Luke Graham: Here’s to you, Seattle
June 10, 2012
Steamboat Springs — It wasn't hard to know what to expect.
When the Oklahoma City Thunder beat the San Antonio Spurs to advance to the NBA finals, my phone showed a text message from my only friend that is a devout Seattle fan.
He simply wrote, "I hate my life."
I'm not exactly sure why my friend grew up a Seattle fan. But he loved the Supersonics. He had an obsession with Gary Payton and wore that god awful green and yellow No. 20 jersey every single day.
But when the Thunder made the finals, he was inconsolable.
This was suppose to be his team. Russell Westbrook was supposed to be his new Payton.
Recommended Stories For You
That all changed when the Supersonics up and left in 2008. They had spent 41 years in Seattle.
Now the Thunder are the it team. They're young, they're exciting, and they do it the right way.
Kevin Durant is the anti-LeBron James.
But there is no way we should be happy. Not with Seattle wondering what might have been.
It's our human nature to attach ourselves to things. For a lot of us, it's sports. It can often be an unhealthy obsession. A lot of times memories are based on sports. One of my best days was when the Colorado Rockies beat the San Diego Padres in Game 163 to go to the playoffs. Or when the the Buffalo Bills beat the Raiders in the 1990 AFC Championship game.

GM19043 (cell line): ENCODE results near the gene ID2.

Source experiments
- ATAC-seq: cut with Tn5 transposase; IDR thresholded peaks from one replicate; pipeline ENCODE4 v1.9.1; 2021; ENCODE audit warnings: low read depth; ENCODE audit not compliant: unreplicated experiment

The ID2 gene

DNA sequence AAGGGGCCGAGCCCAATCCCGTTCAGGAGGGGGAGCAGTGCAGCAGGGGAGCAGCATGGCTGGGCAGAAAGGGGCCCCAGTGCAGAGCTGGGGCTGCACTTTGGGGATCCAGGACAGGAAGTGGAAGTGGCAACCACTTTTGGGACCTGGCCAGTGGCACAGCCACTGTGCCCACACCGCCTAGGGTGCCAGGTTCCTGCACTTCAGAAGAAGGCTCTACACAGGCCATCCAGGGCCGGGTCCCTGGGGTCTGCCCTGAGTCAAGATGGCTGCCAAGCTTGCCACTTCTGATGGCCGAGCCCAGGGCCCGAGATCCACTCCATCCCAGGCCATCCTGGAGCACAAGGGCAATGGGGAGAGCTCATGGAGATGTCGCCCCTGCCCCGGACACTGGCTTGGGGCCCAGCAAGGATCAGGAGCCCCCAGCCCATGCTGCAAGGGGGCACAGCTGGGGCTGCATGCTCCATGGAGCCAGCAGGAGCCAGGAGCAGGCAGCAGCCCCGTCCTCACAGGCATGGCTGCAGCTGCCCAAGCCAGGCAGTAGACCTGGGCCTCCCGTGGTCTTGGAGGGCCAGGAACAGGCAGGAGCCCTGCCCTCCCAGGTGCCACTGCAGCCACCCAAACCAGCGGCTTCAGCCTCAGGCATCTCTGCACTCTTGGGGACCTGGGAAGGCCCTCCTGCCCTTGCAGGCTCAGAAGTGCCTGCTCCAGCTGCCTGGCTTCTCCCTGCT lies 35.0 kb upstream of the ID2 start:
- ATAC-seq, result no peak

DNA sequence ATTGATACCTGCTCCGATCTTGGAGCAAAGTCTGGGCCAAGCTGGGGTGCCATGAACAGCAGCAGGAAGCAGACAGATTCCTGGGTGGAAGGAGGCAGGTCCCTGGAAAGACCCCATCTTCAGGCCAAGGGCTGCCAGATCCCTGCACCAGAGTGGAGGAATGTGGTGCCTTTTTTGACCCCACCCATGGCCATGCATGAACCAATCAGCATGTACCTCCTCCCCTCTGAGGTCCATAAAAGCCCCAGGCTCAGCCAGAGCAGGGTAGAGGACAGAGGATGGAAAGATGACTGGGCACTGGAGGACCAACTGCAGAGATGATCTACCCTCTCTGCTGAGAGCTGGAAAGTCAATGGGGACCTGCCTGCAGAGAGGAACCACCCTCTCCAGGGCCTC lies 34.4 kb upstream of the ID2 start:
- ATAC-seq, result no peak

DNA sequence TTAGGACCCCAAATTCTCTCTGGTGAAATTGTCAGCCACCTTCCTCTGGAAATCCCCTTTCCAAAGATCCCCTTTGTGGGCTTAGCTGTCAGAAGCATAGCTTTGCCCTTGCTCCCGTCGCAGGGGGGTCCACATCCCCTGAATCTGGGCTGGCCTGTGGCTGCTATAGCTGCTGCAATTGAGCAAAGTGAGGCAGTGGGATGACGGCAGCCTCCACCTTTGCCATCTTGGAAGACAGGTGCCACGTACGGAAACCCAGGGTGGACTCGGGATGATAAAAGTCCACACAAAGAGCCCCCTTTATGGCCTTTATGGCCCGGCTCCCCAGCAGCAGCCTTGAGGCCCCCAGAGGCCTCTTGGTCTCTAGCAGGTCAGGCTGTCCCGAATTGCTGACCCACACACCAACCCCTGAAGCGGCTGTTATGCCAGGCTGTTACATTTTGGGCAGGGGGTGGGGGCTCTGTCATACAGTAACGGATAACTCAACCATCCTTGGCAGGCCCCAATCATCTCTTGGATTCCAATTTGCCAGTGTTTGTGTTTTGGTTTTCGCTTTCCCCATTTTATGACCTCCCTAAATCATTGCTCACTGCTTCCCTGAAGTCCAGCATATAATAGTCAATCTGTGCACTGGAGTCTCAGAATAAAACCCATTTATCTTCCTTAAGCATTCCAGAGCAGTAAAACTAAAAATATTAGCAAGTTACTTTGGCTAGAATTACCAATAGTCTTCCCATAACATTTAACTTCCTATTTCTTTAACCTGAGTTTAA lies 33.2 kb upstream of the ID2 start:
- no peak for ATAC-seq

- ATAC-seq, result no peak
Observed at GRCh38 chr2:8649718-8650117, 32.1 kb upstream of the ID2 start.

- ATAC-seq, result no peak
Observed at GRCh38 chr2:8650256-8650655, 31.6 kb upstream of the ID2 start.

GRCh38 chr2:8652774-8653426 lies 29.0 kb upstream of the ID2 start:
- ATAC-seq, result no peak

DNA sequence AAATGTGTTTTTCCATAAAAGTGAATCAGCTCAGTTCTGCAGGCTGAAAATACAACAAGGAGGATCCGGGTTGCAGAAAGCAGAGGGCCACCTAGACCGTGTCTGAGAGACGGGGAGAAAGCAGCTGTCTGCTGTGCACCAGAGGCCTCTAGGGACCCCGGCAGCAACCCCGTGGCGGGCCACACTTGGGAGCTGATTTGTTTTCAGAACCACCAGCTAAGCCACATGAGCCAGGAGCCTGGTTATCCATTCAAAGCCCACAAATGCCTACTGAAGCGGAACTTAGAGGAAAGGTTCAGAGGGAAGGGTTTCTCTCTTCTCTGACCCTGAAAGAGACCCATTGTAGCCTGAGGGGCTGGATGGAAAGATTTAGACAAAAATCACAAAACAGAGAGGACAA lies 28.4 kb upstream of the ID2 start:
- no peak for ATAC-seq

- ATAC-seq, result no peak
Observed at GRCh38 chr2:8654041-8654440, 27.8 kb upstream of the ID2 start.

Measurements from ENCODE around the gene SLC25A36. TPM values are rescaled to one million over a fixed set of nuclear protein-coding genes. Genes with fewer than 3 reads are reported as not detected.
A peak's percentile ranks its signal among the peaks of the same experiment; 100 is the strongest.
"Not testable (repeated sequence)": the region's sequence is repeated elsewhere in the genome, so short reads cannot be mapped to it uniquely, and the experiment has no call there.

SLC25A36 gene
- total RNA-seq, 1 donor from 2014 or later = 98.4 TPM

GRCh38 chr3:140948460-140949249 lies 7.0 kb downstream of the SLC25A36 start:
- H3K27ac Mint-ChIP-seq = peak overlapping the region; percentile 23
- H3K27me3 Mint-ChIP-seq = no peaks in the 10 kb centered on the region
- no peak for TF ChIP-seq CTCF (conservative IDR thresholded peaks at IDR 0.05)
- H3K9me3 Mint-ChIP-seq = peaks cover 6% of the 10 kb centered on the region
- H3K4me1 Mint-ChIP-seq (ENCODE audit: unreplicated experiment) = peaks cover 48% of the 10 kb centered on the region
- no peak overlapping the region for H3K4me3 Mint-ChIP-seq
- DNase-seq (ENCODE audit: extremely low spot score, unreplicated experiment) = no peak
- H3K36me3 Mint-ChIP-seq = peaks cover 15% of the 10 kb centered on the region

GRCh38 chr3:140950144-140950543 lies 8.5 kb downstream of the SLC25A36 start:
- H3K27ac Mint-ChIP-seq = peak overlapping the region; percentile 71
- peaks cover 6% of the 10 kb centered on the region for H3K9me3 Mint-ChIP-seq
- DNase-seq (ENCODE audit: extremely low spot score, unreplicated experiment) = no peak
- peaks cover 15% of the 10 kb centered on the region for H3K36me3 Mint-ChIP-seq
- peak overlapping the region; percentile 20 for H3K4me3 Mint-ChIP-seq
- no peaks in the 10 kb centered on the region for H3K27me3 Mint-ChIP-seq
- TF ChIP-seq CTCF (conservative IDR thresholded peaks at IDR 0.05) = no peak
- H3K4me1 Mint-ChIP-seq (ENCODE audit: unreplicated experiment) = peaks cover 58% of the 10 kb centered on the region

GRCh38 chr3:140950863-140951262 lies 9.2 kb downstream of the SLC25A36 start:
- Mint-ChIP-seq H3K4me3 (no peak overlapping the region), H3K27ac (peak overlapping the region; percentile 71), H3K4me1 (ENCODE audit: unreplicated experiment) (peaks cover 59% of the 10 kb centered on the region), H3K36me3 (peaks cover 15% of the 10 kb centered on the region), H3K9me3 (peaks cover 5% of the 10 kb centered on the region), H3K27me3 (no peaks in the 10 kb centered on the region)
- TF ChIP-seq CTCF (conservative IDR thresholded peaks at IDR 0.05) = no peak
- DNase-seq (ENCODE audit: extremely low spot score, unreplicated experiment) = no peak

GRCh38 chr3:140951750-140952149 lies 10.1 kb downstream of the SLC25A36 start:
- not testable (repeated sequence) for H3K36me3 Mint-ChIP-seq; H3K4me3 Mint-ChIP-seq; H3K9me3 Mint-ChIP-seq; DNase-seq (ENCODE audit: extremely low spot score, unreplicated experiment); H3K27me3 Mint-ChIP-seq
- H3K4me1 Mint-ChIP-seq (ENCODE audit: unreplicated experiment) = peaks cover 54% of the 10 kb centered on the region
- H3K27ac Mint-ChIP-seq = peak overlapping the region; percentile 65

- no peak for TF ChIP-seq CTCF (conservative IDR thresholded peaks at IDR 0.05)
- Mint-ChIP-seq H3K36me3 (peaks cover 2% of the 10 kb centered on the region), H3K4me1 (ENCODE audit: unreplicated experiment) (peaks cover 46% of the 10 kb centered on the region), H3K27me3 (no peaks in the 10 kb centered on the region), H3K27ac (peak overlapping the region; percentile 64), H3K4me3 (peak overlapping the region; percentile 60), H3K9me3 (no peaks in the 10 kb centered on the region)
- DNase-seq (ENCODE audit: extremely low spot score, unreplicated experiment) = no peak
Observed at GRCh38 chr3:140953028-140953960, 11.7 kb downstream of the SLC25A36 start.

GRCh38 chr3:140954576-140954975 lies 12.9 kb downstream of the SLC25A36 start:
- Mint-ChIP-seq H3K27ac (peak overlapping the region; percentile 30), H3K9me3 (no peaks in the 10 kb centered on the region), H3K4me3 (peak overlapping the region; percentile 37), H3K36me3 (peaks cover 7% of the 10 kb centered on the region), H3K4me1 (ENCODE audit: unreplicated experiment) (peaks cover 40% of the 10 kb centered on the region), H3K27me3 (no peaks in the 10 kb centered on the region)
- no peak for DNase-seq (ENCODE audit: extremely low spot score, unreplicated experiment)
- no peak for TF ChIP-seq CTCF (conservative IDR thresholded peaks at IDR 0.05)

Those are still the best two sporting events I've ever been to.
Some of my worst days include all four Buffalo Bills Super Bowl losses — I missed two days of school after Scott Norwood went wide right — and Brett Hull's foot in the crease, which should have been a no goal in the 1999 Stanley Cup Finals.
My friend hated the NBA, hated the Thunder, really hated new owner Clay Bennett and said it was the end of his basketball watching days.
I can't totally relate to it, but many can. Lots of people have had their teams up and move away. The list is endless. The reasons are plentiful.
I fear that day could be coming for my Bills. Their lease with the city runs up after this season. The stadium is archaic. The owner, Ralph Wilson, is 93 and already has said his family will sell the team to the highest bidder after his death.
And that's the stark reality of sports. As much as we love them, as much as my friend still relives Payton to Shawn Kemp, sometimes they suck.
So before you start rooting for the new fun team in Oklahoma City, make sure to pour one out for the lost souls — the ones still repping Payton jerseys — of Seattle.
To reach Luke Graham, call 970-871-4229 or email lgraham@SteamboatToday.com